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The Use and Abuse of Feasibility Studies


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Author W Mackenzie and N Cusworth


The development of a resource project inevitably requires the investigation of a vast range of issues across most engineering disciplines – mining, metallurgical, chemical, civil, electrical, mechanical and environmental – as well as the geosciences.

It is also a characteristic feature of the resource industry that no two orebodies – and hence no two development projects – are the same. So these technical issues have to be addressed to a greater or lesser extent in evaluating any resource project’s development potential.

Not surprisingly then, technical issues tend to predominate when assessing the development potential of a project in the process typically referred to as ‘doing a feasibility study’.

But the principal purpose of a ‘feasibility study’ is to determine whether a development opportunity makes good business sense, not just whether it is technically possible.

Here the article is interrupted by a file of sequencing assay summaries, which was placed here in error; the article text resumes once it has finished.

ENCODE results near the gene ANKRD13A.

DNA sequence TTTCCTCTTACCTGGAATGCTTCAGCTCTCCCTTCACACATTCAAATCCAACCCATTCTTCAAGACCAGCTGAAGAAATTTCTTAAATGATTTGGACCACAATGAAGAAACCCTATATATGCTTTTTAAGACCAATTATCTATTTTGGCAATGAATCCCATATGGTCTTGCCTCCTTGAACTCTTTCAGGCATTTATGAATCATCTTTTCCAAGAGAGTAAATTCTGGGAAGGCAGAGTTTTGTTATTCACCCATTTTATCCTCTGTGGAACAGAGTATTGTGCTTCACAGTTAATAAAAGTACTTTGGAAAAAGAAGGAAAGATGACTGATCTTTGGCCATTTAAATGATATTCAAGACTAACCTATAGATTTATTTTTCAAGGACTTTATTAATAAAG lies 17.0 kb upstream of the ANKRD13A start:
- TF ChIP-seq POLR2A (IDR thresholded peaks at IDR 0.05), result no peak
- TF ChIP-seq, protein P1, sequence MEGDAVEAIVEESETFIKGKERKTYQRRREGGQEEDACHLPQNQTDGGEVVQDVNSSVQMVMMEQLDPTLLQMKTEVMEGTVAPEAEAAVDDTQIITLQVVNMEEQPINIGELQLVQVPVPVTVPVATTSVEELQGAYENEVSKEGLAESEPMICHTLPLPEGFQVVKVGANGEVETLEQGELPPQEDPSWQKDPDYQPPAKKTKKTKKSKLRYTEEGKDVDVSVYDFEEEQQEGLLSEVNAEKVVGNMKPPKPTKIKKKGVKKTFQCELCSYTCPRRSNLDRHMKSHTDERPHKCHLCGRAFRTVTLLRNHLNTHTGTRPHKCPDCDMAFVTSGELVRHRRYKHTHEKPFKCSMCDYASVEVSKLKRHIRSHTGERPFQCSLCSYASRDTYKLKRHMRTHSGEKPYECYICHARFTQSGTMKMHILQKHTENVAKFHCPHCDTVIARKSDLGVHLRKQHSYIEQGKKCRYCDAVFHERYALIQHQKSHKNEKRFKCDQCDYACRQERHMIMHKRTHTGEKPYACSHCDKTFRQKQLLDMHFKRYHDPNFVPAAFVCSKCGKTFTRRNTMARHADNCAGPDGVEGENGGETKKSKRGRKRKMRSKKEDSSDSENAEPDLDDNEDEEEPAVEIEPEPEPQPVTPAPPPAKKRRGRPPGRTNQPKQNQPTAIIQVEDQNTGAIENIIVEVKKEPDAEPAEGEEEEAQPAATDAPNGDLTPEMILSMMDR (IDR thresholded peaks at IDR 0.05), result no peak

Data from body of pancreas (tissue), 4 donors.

Resolution of technical issues is often seen as the primary focus of a feasibility study, whereas in reality, these technical issues are the basis upon which an asset delivery and business plan is built. This is not to say that technical issues are unimportant – they are a prerequisite to the demonstration of a project’s viability.

The feasibility study process must therefore demonstrate that not only have the technical issues been satisfactorily addressed, but also that the broader commercial, economic and social issues have been considered in the development of a comprehensive business plan, which includes an assessment of the risk-reward profile of the proposed development.

This paper will present a framework for the conduct of ‘feasibility studies’ and provide guidance to minimum standards and best practice.

Mackenzie, W and Cusworth, N, 2007.
The use and abuse of feasibility studies, in Proceedings Project Evaluation 2007, pp 65-76 (The Australasian Institute of Mining and Metallurgy: Melbourne).